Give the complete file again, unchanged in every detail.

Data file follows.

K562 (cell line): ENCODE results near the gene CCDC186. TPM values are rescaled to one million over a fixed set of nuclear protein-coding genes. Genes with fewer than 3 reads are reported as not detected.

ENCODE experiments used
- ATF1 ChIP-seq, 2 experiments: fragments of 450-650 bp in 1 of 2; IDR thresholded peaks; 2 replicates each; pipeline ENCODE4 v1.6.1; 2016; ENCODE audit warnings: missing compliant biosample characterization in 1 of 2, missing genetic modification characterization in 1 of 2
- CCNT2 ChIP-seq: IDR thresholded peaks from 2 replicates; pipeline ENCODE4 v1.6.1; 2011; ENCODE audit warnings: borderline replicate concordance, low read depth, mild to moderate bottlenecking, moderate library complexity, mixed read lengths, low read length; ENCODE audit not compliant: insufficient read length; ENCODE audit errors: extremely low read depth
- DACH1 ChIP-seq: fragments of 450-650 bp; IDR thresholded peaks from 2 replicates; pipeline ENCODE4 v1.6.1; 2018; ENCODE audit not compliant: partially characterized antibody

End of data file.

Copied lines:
K562 (cell line): ENCODE results near the gene CCDC186. TPM values are rescaled to one million over a fixed set of nuclear protein-coding genes. Genes with fewer than 3 reads are reported as not detected.

ENCODE experiments used
- ATF1 ChIP-seq, 2 experiments: fragments of 450-650 bp in 1 of 2; IDR thresholded peaks; 2 replicates each; pipeline ENCODE4 v1.6.1; 2016; ENCODE audit warnings: missing compliant biosample characterization in 1 of 2, missing genetic modification characterization in 1 of 2
- CCNT2 ChIP-seq: IDR thresholded peaks from 2 replicates; pipeline ENCODE4 v1.6.1; 2011; ENCODE audit warnings: borderline replicate concordance, low read depth, mild to moderate bottlenecking, moderate library complexity, mixed read lengths, low read length; ENCODE audit not compliant: insufficient read length; ENCODE audit errors: extremely low read depth
- DACH1 ChIP-seq: fragments of 450-650 bp; IDR thresholded peaks from 2 replicates; pipeline ENCODE4 v1.6.1; 2018; ENCODE audit not compliant: partially characterized antibody